Two rail lines shut in 1960s will reopen as £800million is pledged
Two rail lines shut in 1960s will reopen as transport officials put £800million towards Bicester-Bletchley and Newcastle-Ashington projects
- Department for Transport said £760m will support next phase of East West Rail
- Reinstates services between Bicester, Oxfordshire and Bletchley shut in 1968
- £34m boost is also going to old line between Newcastle and Ashington
Two projects to restore rail routes closed more than 50 years ago have been awarded £794 million of new funding.
The Department for Transport (DfT) said £760 million will support the next phase of East West Rail to reinstate services between Bicester, Oxfordshire and Bletchley, Buckinghamshire for the first time since 1968.
A scheme to reopen the Northumberland Line between Newcastle and Ashington – which closed to passengers in 1964 as part of the Beeching cuts – will be given £34 million to boost its development.
Transport Secretary Grant Shapps is also urging local authorities, MPs and community groups to submit bids for a share of the third and final round of the DfT’s Ideas Fund to support plans for new routes and reinstatements.
The Department for Transport (DfT) said £760 million will support the next phase of East West Rail to reinstate services between Bicester, Oxfordshire and Bletchley, Buckinghamshire for the first time since 1968
A map showing the British Railway network before and after the controversial Beeching closures of the early 1960s
He said: ‘Restoring railways helps put communities back on the map and this investment forms part of our nationwide effort to build back vital connections and unlock access to jobs, education and housing.
‘Returning these routes to their former glory, and progressing work to reopen even more lines and stations, shows our commitment to levelling up journeys across the country as we build back better from the pandemic.’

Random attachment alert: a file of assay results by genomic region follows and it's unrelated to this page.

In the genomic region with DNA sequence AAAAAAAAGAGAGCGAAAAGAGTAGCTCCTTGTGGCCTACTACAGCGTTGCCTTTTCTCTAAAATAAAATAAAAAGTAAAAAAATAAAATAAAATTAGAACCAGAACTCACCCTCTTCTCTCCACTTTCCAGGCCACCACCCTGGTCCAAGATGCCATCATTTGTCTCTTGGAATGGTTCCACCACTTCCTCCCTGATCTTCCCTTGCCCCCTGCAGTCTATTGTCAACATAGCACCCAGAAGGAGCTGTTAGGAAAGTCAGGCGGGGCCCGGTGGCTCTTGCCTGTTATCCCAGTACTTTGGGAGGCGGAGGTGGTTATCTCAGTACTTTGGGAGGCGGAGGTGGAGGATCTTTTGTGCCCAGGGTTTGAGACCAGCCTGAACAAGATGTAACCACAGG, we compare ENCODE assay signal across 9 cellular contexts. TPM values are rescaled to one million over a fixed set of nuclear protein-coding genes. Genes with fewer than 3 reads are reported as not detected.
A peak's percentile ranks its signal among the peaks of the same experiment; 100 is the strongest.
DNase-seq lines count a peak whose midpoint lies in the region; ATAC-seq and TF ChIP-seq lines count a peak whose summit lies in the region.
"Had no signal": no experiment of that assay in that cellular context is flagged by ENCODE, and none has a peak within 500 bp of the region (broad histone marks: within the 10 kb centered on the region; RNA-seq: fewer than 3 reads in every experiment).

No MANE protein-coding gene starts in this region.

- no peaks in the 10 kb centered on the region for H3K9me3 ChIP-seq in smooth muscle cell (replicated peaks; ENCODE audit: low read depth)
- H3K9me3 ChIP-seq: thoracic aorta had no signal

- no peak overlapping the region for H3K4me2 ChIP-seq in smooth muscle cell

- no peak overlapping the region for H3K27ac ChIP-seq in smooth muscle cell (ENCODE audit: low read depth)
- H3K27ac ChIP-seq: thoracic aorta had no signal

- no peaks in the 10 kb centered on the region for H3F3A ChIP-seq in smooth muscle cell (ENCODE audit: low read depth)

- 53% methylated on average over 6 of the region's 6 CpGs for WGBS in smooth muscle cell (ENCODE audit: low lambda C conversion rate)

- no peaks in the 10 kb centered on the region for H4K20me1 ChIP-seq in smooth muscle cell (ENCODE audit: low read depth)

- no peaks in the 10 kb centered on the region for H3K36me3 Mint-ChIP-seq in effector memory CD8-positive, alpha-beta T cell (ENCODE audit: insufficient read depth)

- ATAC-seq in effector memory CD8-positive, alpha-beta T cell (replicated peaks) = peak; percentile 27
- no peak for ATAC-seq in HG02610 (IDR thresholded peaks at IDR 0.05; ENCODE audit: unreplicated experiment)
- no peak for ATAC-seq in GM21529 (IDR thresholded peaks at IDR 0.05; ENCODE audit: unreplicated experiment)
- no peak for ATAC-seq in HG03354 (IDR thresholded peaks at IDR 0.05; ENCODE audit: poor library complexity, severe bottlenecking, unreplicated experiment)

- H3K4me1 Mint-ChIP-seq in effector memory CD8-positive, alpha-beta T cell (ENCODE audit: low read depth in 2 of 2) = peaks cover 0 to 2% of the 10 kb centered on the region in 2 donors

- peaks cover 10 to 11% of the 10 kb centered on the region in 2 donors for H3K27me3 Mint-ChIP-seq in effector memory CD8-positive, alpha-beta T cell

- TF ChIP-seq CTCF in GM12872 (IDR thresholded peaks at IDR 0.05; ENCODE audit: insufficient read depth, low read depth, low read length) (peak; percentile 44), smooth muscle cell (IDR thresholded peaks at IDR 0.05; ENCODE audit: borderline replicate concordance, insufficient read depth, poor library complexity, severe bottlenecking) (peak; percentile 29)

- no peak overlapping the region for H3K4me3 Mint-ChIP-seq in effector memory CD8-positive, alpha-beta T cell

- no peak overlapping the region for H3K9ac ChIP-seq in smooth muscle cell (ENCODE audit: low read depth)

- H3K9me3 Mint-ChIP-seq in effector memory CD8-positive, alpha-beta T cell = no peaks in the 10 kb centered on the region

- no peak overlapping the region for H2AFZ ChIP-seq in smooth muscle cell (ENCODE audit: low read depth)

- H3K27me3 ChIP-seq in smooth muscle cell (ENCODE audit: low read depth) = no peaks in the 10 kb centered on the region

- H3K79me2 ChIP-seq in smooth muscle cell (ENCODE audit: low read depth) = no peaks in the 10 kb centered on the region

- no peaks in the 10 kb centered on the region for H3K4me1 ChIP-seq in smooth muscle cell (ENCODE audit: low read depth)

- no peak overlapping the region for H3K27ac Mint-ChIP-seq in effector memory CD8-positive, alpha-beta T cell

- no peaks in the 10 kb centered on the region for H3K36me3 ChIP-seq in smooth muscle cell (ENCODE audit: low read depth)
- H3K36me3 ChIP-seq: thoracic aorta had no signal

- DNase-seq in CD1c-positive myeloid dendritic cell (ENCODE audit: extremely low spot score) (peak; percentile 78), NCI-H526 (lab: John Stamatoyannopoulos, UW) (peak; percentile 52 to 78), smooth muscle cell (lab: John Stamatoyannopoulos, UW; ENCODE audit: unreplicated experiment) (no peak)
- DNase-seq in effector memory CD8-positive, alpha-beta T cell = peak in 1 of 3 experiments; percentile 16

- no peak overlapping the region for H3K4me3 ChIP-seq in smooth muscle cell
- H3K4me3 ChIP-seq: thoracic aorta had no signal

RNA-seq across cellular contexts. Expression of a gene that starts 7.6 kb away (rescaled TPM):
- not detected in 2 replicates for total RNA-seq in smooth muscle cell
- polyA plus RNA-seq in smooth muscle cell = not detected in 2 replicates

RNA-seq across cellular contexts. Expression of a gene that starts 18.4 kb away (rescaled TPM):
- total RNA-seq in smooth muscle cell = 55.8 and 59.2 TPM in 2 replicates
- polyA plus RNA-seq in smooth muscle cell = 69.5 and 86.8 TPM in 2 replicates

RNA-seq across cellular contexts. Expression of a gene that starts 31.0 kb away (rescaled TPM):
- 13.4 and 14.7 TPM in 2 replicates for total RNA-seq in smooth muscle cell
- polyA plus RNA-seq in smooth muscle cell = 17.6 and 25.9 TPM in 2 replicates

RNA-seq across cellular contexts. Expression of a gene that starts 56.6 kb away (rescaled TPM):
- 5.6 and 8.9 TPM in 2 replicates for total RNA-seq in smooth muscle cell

East West Rail will boost connectivity between Oxford and Cambridge, and is expected to stimulate economic growth and serve new housing developments.
The section between Bicester and Bletchley will include the construction of new stations at Winslow and Bletchley, as well as enhancements to existing stations on the route.
By 2025, two trains per hour will run between Oxford and Milton Keynes via Bletchley.
Simon Blanchflower, chief executive at East West Railway Company, which is overseeing the project, said: ‘We are delighted that the Government has shown a big commitment to East West Rail and the Oxford-Cambridge Arc with today’s investment decision.
‘This funding will enable us to get on with the construction work that will connect communities who live on the East West Rail link.’
Dr Richard Beeching, (pictured) then the chairman of the British Railways Board, closed more than 4,000 miles of the network – mainly branch lines – in an efficiency drive
The investment in the Northumberland Line will fund preparatory work including land acquisition and detailed designs.
Plans include new stations at Ashington, Bedlington, Blyth Bebside, Newsham, Seaton Delaval and Northumberland Park, as well as track upgrades and modifications around level crossings.
Northumberland County Council leader Glen Sanderson said: ‘This is absolutely fantastic news and means we can now finalise our plans to deliver this transformational project for both Northumberland and the wider region.
‘The Northumberland Line will bring a huge boost to the area in terms of economic growth, housing, employment and education opportunities, as well as providing a fast and efficient new transport link between the south-east of the county and Tyneside.’
Dr Beeching: The civil servant who shut 4,500 miles of British railway
Dr Richard Beeching, Chairman of the British Railways Board holding The Reshaping of British Railways report
British Rail was losing £140m a year when Dr Richard Beeching took over as chairman of the British Transport Commission.
His solution, announced on 27 March 1963, was to ‘make railways pay’.
Dr Beeching wrote two reports proposing cuts to British Railway services.
The first was entitled The Reshaping of British Railways and published in 1963. It was based on a survey carried out over one week in April 1961.
A third of the route surveyed carried only one per cent of passenger and freight traffic.
The second report in 1965 was called The Development of the Major Railway Trunk Routes.
The first report suggested that 2,363 stations and 5,000 miles of railway line should be closed – accounting for 55 per cent of stations and 30 per cent of route miles.
The Conservative government welcomed the report, but British people living in rural areas were against the plans.
Following the reports 2,128 stations and more than 67,000 British Rail jobs were cut. More than 4,500 miles of track was lost.
Closures stopped in the early 1970s and nearly 30 stretches of railway have since been reopened, including the line between London and Swanage in Dorset.
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